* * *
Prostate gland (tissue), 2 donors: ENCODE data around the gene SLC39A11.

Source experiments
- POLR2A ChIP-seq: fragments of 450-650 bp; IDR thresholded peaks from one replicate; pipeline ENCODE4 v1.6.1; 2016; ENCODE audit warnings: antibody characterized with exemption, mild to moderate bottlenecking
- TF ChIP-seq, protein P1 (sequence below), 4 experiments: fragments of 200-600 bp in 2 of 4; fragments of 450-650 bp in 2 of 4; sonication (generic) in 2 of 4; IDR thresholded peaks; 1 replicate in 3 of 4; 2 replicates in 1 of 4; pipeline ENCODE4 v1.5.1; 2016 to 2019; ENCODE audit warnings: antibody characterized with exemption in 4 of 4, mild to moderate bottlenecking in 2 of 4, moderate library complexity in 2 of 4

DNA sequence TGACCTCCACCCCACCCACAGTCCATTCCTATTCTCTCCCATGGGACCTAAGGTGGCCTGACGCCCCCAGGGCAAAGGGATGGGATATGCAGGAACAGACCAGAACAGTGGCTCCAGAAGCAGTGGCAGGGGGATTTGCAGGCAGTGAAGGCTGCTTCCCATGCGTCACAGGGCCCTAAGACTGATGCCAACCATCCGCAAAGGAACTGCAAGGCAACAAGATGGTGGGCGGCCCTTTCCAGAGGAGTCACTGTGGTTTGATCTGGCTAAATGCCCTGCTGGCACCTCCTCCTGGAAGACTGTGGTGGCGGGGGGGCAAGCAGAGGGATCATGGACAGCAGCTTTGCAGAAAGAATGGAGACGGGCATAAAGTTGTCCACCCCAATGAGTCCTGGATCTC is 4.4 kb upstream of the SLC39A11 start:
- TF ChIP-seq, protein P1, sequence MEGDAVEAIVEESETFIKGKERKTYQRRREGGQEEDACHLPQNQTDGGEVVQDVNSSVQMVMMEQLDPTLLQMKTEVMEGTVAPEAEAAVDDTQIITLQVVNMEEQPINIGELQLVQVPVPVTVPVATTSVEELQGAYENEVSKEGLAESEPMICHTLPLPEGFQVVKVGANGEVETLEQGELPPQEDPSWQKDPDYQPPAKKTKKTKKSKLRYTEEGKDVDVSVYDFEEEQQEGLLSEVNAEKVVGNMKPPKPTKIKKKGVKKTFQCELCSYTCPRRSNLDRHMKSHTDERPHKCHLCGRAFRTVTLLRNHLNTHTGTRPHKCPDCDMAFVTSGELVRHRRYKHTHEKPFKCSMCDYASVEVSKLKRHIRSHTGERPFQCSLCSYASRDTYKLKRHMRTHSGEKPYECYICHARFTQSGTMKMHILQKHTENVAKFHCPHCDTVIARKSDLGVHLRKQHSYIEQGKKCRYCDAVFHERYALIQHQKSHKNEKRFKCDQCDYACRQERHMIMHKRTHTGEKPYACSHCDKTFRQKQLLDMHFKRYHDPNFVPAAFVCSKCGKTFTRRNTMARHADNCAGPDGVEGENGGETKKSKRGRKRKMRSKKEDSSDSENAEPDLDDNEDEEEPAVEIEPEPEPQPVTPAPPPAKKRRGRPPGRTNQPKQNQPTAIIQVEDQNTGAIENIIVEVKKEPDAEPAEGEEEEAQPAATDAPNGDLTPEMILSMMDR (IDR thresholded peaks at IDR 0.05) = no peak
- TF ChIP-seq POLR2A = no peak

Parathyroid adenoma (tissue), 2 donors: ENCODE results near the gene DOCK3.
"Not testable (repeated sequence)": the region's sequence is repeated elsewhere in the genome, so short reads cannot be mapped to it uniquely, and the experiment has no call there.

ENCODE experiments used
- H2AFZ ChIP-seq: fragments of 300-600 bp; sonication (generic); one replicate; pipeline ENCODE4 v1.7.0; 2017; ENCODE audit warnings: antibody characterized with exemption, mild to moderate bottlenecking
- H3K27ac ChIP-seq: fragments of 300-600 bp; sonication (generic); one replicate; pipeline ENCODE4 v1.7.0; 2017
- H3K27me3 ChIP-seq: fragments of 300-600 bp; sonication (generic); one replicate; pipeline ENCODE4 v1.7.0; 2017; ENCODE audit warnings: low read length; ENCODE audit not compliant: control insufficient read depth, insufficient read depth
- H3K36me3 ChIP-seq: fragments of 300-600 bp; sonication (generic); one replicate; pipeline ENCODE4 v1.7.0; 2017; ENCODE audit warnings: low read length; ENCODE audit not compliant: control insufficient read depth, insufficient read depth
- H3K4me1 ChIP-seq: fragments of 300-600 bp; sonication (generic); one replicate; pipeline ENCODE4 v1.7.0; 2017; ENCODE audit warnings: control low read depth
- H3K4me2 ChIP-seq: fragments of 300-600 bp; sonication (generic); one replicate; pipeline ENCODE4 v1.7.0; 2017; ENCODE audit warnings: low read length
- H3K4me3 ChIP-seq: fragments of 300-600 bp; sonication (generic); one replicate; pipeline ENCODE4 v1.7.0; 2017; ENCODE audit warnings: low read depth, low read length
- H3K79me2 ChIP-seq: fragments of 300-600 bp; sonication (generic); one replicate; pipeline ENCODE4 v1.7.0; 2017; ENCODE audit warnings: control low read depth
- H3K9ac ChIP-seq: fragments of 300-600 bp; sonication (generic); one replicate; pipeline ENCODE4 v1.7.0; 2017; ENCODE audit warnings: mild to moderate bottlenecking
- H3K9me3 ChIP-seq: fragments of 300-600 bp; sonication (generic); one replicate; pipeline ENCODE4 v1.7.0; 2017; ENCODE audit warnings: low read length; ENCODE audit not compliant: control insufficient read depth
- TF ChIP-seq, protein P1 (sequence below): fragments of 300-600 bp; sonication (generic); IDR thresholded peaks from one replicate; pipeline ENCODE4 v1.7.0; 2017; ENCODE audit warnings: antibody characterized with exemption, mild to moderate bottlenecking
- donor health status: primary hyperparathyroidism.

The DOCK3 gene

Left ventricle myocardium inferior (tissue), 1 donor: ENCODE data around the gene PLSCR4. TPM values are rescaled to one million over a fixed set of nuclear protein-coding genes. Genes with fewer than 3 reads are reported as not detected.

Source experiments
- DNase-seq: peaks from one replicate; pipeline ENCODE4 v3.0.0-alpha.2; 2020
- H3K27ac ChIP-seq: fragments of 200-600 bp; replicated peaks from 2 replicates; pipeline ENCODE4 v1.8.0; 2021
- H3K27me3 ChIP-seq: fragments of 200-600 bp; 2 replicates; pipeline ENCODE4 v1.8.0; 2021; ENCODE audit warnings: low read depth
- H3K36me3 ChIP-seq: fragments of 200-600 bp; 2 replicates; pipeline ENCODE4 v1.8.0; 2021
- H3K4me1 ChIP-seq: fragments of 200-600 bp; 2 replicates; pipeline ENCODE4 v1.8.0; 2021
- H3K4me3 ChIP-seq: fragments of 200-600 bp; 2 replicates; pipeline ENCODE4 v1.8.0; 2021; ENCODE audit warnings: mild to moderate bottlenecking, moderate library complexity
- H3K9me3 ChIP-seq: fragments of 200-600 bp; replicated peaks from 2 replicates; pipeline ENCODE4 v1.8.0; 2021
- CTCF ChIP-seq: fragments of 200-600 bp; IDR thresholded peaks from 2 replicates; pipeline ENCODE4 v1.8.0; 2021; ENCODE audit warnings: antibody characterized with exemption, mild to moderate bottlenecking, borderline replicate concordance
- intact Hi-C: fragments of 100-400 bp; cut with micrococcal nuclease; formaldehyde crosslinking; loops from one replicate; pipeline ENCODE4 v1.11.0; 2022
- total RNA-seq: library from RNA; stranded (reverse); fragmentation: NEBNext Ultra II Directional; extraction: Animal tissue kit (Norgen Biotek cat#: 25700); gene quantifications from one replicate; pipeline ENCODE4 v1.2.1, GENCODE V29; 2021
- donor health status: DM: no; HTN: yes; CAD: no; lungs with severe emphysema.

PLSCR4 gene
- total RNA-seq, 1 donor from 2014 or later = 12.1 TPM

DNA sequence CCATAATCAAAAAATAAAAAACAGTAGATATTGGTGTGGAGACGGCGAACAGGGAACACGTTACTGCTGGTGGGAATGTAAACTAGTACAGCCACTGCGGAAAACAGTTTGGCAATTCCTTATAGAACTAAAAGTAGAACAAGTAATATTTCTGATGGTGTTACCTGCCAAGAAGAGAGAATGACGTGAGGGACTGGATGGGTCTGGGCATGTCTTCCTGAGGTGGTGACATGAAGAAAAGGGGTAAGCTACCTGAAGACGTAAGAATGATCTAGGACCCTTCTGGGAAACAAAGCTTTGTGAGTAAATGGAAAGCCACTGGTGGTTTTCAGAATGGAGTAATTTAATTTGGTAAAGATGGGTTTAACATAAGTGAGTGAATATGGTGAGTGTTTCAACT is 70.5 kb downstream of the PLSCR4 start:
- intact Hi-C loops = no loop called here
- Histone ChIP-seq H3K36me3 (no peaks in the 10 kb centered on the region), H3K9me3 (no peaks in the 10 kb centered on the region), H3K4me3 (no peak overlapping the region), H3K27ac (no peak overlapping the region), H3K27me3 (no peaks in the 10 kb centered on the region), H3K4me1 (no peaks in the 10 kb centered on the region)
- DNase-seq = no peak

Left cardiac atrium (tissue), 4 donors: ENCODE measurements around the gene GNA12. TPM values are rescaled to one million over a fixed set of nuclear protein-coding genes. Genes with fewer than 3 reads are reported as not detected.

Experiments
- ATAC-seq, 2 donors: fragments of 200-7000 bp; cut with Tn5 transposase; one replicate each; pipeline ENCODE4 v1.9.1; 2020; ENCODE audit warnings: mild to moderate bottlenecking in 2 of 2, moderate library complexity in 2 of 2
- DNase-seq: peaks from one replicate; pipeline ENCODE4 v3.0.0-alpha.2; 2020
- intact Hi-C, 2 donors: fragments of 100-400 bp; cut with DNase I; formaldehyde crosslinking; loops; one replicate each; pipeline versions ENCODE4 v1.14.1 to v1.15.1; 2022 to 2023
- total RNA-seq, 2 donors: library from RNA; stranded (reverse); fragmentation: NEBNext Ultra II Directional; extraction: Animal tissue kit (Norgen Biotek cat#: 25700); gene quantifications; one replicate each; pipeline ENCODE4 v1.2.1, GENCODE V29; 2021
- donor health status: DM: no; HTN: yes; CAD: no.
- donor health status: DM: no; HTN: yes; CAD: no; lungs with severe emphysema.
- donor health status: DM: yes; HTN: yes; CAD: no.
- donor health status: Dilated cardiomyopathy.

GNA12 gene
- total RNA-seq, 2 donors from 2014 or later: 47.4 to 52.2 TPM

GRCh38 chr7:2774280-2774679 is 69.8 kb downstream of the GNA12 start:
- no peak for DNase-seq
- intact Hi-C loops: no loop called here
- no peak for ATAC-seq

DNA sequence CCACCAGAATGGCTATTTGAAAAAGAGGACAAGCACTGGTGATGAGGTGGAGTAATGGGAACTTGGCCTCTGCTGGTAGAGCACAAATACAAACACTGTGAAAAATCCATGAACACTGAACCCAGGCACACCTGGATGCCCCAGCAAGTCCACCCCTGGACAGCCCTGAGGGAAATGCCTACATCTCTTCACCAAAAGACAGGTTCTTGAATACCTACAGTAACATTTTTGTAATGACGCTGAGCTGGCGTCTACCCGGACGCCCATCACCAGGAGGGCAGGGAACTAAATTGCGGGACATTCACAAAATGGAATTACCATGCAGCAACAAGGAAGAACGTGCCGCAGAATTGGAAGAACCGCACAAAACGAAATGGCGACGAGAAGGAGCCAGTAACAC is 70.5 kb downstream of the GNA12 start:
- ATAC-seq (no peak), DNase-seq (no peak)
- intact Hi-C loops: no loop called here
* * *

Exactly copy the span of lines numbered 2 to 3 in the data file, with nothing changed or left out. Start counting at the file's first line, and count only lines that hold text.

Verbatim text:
Source experiments
- POLR2A ChIP-seq: fragments of 450-650 bp; IDR thresholded peaks from one replicate; pipeline ENCODE4 v1.6.1; 2016; ENCODE audit warnings: antibody characterized with exemption, mild to moderate bottlenecking